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Teaching in Thailand

Updated: Apr 11, 2020



I'm about a month into teaching in Thailand, and I'm beginning to feel like this post is long overdue. It's been hard to consolidate my teaching experiences so far in just one little blog post, but here I go!


I work for a government school in Chonburi, Thailand, called Anubanchonburi School. Anubanchonburi School has been awarded for the quality of their English teaching program, and is used as a model school for other English programs in the Chonburi Province. Anubanchonburi School has a separate campus called Anubanchonburi School EP (where I work). Both campuses are primary schools, but the EP (English Program) campus essentially means Thai parents pay extra to have an English teacher in every classroom. There are around 50 English teachers at Anubanchonburi EP from The United States, England, South Africa, Ukraine, Iran, Mexico, Spain, and the Philippines. This has made for a fun teaching environment with lots of collaboration between my English speaking co-workers.


Every day, I teach English to a kindergarten class of 25 remarkably gifted four and five-year-old Thai students. To American teachers, this class size of kindergarteners may sound ridiculous, but I have two Thai co-teachers in my classroom. Having three teachers makes behavior management much easier, even though my students can still be a handful.


All Thai schools follow a fairly strict regimen with uniforms, morning ceremonies, and overall high expectations. Within their routine, I teach English lessons 2-3 times a day and give English commands during transition times. I always instruct once in the morning and once in the afternoon, and occasionally I lead additional phonics drilling at the end of the day. My Thai co-teachers instruct for the remainder of the day.


So far, I have been shocked with my kindergartener's advanced English skills. I have about 5 students who can have full (broken) English conversations with me on any subject. The majority of students seem to understand most of what I say, but they are shy to speak and less confident in their English pronunciation. Then, as expected, I have a handful of students who just stare at me blankly every time I talk to them. Luckily, my students are helpful to each other when someone isn't following along.


The best part of teaching has been getting to know my students individually. Thai people are extremely hospitable, friendly and welcoming, and this culture translates over into their children. In Thailand, children are raised to have respect for their teachers, as respect for elders is a mainstay of Thai culture. The students in my class are goofy, crazy, and incredibly loving. I already feel more like a mother than a teacher to them. This is probably because love and affection towards your students in Thailand is always appreciated. No exaggeration when I say I probably give 100+ hugs and kisses a day. ♡ ♡ Alongside their manners, my students are extremely capable for kindergarteners. Their capability has made teaching more enjoyable than I expected because I honestly didn't expect them to know any English at all! My students are simultaneously learning the Thai and English alphabet, and at only 4-5 years old, they write better than the first grade class I student taught with in the U.S. (Keep in mind students have to test into Anubanchonburi, but they are still only 4 and 5-years-old!) My students are so intelligent and enthusiastic about learning - I feel lucky to work with them!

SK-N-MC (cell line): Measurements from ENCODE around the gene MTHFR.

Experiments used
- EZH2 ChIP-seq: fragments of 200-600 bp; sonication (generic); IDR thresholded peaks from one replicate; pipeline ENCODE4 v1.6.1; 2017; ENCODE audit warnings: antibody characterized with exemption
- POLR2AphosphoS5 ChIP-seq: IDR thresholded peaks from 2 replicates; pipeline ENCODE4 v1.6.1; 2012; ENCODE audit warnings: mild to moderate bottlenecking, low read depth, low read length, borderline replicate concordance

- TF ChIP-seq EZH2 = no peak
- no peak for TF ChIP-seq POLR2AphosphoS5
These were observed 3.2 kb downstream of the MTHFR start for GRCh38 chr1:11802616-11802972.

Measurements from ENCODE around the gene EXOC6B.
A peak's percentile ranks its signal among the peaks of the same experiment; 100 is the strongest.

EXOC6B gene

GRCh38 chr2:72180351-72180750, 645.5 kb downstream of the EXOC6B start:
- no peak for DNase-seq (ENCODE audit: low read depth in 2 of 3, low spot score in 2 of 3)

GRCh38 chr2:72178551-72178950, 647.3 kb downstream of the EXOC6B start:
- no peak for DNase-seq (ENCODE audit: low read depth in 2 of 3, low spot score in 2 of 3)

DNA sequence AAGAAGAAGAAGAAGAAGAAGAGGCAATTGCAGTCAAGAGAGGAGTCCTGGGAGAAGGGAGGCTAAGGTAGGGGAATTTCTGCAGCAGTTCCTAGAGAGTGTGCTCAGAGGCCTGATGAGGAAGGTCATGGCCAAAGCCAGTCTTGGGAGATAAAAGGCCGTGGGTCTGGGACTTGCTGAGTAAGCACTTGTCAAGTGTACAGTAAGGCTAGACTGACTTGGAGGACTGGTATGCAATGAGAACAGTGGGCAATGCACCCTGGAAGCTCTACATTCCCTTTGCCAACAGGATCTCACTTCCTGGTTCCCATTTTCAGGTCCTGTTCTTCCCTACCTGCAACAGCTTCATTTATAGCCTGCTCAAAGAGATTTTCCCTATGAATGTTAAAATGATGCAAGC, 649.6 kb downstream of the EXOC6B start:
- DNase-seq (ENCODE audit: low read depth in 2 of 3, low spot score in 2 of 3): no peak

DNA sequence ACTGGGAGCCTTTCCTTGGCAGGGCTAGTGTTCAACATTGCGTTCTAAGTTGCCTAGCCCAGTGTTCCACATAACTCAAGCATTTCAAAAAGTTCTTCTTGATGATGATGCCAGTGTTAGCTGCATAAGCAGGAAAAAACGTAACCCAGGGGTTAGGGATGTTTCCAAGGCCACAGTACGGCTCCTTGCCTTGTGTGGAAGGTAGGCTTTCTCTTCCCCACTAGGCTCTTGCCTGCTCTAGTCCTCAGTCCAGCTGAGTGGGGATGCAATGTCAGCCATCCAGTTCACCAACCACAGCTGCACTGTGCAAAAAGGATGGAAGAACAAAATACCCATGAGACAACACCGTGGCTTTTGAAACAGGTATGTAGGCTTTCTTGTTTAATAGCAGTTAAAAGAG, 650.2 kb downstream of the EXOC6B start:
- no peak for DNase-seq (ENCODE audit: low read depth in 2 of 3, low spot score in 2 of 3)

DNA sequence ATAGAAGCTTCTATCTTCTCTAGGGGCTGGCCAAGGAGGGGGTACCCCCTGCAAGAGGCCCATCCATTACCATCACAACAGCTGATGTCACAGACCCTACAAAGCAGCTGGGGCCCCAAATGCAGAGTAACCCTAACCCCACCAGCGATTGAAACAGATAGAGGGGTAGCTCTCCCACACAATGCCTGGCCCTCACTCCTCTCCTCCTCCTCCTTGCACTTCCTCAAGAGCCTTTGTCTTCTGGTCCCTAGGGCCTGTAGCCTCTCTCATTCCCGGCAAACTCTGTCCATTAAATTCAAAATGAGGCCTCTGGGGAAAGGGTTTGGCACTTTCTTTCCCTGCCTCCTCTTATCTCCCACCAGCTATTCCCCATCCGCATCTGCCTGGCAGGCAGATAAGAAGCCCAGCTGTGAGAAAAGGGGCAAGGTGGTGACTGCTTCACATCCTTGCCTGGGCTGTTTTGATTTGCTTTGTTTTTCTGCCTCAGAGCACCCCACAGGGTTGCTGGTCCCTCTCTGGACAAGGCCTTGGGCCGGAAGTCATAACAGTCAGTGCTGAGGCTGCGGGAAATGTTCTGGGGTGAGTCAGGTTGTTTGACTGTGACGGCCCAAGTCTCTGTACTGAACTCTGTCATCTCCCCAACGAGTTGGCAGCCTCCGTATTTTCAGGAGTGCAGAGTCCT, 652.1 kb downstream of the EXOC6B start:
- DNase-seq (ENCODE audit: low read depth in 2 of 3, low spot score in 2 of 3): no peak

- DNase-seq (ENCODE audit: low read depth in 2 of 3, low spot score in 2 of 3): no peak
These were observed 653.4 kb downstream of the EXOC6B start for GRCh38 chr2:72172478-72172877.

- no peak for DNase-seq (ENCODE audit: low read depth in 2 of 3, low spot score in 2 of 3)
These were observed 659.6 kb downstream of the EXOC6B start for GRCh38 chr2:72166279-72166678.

Below I’ve bulleted some of the main differences I’ve noticed between my Thai school and American schools.


Main differences:

  1. Open school layout - You walk out of the classroom, straight to the sun shining outside. Our school reminds me of a motel with a giant turf courtyard in the center. The gates to the school are always open, and believe it or not, students never run away! lol

  2. No athletics - My students only have gym once a week for an hour. However, we do lots of activities with movement all throughout the day and they go outside to play in the courtyard frequently. My students are young, but even the older grades do not participate in any after school athletics. The school has no ties to any athletic program besides their annual "Sport Day".

  3. ALL students (seem to) care about school - This is not as noticeable in Kindergarten, but the older students at Anubanchonburi school are extremely disciplined. The 6th grade students have tutoring both before and after a full 8 hours of school. This makes for almost a 10 hour day of studying...

  4. Physical touch / punishment - It's not frowned upon to give your students love, affection, or discipline them when needed. I'm not allowed to physically discipline my students, but my Thai co-teachers use a ruler slap on the hand for misbehavior. In my classroom, a more common form of punishment is making students stand in the back with their arms raised overhead, or having students do squats. Really any form of physical activity is common for punishment.

  5. Meditation - During transition times, my co-teachers often make the students sit in "meditation" for a minute before transitioning to the next activity. For meditation, each student has to sit still with their eyes closed for about a minute before they are allowed to move on. This forces the students to settle down on their own and makes transitions much easier for the whole class.


Planting Hope in your day ❀

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